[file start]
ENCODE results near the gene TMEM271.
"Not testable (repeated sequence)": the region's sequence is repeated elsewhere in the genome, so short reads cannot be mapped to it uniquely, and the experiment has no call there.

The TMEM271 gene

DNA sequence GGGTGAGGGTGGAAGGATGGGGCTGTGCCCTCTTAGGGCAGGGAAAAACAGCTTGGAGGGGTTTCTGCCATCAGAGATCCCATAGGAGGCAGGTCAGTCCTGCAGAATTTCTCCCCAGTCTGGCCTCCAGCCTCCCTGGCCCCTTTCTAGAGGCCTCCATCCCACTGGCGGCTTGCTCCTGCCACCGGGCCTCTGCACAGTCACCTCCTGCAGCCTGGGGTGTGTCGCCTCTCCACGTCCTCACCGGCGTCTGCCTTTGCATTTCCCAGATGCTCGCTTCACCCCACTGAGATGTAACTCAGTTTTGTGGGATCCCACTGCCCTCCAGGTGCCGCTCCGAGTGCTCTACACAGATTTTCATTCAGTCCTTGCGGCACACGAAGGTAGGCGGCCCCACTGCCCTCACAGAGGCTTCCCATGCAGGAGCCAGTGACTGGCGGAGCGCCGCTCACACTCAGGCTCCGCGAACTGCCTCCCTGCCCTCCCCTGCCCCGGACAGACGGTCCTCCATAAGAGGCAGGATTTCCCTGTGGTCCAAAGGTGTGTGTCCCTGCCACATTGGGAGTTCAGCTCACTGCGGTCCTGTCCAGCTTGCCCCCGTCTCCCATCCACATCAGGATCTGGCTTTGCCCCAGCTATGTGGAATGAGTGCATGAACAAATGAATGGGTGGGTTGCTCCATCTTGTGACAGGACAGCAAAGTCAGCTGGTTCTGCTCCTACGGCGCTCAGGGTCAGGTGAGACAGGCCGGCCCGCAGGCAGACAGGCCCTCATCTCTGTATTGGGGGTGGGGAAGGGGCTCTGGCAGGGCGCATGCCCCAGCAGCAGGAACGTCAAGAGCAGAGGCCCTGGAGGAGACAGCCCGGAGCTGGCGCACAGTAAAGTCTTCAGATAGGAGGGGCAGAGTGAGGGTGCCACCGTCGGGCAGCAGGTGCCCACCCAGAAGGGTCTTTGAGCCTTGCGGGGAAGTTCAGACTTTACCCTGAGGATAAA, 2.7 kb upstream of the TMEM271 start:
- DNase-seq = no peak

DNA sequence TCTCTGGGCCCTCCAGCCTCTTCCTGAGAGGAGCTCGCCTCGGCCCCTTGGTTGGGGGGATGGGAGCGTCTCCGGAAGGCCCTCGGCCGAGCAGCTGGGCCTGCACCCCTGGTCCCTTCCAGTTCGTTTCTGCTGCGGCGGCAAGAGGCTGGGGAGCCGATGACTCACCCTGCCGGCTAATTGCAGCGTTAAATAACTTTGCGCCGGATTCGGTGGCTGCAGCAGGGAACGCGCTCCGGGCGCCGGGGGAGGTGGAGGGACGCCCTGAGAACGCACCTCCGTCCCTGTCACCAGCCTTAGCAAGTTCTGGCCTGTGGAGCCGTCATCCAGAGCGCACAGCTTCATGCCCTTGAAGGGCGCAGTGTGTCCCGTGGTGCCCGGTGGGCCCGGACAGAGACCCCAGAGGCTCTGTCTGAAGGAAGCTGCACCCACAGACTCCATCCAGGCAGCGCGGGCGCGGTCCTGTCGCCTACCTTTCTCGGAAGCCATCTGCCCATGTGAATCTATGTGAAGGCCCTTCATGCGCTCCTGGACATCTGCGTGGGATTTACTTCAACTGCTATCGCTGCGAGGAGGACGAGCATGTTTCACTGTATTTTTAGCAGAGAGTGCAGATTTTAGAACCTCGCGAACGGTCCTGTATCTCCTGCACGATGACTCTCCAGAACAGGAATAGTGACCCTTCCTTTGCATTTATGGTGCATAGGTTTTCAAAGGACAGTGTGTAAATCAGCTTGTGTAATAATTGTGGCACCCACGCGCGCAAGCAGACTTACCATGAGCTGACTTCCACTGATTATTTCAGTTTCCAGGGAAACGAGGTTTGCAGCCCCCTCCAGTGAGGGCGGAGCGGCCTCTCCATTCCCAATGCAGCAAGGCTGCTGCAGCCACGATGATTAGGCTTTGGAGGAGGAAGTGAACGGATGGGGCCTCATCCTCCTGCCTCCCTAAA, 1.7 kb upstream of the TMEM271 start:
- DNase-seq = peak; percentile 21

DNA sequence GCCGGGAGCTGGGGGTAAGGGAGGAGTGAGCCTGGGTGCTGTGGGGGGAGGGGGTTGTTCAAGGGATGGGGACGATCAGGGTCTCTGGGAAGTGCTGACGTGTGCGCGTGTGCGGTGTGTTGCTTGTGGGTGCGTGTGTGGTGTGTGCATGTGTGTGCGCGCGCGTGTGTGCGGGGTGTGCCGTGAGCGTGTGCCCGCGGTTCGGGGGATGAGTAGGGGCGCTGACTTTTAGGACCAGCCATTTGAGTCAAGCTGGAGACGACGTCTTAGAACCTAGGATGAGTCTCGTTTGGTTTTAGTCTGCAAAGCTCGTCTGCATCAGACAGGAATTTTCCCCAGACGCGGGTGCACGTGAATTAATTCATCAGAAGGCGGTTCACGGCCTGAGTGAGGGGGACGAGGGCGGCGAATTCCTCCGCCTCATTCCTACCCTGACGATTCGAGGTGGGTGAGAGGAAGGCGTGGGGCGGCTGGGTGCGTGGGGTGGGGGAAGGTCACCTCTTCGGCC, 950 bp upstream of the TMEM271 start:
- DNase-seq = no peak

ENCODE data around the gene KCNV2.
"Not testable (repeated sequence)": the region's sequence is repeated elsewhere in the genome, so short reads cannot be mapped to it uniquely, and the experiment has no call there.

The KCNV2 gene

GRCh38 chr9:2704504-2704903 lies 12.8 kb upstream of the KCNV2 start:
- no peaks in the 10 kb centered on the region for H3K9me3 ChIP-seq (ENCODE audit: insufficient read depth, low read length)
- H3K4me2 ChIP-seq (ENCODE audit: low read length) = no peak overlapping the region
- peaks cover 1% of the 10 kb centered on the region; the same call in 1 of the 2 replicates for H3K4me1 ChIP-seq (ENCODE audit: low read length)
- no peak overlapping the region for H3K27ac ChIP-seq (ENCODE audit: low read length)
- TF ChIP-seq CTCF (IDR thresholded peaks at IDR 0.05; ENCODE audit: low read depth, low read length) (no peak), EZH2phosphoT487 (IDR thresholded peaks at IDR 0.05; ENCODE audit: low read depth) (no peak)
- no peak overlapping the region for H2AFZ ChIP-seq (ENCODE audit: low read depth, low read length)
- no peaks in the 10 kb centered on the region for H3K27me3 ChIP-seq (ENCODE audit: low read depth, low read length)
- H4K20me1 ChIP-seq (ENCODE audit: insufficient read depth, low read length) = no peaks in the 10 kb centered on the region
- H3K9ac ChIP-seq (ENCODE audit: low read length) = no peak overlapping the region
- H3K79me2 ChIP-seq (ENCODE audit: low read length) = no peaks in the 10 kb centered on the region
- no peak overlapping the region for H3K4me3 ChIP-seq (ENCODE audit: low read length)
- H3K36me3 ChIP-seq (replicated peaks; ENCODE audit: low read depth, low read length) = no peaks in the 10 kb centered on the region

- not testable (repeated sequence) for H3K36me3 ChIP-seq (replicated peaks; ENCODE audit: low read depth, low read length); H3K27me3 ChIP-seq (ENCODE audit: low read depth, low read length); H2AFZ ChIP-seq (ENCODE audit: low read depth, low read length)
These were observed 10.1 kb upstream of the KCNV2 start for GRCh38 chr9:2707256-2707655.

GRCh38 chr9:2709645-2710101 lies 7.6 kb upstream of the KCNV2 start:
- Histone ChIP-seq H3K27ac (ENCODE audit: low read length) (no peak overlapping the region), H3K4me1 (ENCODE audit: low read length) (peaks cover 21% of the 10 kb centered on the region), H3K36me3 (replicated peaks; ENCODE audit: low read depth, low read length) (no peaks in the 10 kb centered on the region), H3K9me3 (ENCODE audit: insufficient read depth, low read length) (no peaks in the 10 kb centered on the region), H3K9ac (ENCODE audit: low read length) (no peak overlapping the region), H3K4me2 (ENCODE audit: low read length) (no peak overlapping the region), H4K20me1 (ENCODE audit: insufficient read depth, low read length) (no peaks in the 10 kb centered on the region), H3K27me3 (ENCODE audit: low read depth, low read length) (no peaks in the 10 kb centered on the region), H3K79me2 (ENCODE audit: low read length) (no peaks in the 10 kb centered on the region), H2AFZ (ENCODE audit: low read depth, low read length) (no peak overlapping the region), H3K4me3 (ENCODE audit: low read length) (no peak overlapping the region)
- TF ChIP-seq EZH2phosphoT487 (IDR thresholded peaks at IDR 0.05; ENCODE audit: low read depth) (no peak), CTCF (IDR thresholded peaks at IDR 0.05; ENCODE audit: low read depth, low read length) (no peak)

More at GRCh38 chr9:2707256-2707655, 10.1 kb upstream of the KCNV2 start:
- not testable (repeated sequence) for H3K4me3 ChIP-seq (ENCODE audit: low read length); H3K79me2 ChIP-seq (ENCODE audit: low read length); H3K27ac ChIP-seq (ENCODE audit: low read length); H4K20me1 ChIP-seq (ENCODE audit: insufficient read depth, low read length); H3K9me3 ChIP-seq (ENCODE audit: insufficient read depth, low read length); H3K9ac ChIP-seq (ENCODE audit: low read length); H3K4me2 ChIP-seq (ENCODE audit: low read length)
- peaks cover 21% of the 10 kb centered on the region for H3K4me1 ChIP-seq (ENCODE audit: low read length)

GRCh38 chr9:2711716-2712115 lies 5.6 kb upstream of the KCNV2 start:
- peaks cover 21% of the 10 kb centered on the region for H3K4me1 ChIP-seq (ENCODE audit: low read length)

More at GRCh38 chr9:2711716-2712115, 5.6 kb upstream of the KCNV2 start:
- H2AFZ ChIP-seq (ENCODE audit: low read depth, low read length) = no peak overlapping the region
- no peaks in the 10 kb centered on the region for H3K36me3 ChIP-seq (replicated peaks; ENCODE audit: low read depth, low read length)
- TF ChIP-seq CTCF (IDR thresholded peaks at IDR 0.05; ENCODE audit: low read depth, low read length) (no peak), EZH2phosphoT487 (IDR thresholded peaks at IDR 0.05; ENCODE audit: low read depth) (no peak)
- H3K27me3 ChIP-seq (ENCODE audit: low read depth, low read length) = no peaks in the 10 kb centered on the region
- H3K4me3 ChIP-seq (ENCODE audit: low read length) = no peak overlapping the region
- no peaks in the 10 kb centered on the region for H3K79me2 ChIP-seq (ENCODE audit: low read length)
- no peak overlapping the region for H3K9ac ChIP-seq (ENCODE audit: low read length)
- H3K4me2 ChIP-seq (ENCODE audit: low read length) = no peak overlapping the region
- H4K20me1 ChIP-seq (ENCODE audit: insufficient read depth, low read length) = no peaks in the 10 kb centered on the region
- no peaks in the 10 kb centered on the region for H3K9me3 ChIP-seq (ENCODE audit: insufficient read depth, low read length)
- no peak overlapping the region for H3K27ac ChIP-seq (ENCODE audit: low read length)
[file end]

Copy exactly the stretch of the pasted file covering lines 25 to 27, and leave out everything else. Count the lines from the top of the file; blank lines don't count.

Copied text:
- H3K36me3 ChIP-seq (replicated peaks; ENCODE audit: low read depth, low read length) = no peaks in the 10 kb centered on the region

- not testable (repeated sequence) for H3K36me3 ChIP-seq (replicated peaks; ENCODE audit: low read depth, low read length); H3K27me3 ChIP-seq (ENCODE audit: low read depth, low read length); H2AFZ ChIP-seq (ENCODE audit: low read depth, low read length)
These were observed 10.1 kb upstream of the KCNV2 start for GRCh38 chr9:2707256-2707655.